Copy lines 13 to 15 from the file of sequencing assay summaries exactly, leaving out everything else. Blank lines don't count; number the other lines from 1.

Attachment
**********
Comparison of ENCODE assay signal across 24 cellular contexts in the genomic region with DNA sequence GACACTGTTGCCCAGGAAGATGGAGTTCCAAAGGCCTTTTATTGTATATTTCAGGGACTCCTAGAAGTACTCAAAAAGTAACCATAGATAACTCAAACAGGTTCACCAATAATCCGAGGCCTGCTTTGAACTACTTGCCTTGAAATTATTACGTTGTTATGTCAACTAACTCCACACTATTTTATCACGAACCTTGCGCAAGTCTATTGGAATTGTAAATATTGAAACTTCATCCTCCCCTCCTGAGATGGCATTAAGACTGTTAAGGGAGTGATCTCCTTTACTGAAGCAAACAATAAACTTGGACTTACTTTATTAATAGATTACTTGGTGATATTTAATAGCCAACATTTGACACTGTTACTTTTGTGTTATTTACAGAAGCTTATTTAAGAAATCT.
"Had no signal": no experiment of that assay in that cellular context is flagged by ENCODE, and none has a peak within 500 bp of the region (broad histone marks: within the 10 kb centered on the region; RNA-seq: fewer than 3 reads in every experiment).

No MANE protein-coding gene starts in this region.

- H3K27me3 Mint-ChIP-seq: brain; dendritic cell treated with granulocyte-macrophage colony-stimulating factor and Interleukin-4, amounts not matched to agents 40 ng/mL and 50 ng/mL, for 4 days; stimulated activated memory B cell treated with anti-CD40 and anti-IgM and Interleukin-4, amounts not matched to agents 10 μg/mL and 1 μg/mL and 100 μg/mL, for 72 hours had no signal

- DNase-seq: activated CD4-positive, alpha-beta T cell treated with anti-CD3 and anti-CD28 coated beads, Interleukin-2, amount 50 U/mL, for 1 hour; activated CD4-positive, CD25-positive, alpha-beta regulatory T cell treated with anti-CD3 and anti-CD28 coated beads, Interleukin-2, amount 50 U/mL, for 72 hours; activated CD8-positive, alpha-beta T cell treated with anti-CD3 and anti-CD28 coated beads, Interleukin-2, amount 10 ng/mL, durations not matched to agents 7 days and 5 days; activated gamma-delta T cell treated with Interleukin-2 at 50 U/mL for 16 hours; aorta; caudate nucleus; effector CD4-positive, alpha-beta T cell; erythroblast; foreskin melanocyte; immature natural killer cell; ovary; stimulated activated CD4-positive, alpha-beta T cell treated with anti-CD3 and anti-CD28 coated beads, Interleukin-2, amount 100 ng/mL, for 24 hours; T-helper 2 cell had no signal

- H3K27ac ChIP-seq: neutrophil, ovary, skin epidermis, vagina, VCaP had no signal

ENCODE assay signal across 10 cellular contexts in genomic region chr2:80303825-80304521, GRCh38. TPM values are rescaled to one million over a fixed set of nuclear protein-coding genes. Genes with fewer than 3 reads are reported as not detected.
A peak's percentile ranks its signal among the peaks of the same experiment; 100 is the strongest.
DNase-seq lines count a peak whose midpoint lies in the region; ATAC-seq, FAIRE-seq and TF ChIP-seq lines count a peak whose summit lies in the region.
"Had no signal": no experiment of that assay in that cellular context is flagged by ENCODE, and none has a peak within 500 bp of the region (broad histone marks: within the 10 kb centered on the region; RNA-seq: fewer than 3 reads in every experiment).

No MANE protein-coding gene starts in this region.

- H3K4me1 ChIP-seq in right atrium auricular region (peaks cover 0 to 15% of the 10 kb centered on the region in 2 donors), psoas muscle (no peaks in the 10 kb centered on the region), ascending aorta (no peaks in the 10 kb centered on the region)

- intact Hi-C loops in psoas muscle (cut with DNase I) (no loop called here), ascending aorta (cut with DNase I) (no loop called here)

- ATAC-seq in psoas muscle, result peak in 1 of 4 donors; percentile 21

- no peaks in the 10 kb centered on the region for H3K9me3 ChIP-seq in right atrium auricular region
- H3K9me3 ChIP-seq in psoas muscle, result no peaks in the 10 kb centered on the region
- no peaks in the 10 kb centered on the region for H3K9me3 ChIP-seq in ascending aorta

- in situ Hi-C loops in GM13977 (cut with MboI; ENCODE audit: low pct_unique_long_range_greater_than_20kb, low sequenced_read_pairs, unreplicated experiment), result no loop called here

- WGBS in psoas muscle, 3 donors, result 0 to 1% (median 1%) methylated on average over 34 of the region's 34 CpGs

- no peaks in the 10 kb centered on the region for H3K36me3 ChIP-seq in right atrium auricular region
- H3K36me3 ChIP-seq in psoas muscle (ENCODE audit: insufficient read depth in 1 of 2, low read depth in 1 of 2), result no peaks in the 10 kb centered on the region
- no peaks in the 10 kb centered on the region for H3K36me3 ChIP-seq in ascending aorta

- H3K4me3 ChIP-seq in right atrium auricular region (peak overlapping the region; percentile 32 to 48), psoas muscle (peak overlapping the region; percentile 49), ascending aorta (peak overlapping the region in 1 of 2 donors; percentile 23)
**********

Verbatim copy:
- intact Hi-C loops in psoas muscle (cut with DNase I) (no loop called here), ascending aorta (cut with DNase I) (no loop called here)

- ATAC-seq in psoas muscle, result peak in 1 of 4 donors; percentile 21

- no peaks in the 10 kb centered on the region for H3K9me3 ChIP-seq in right atrium auricular region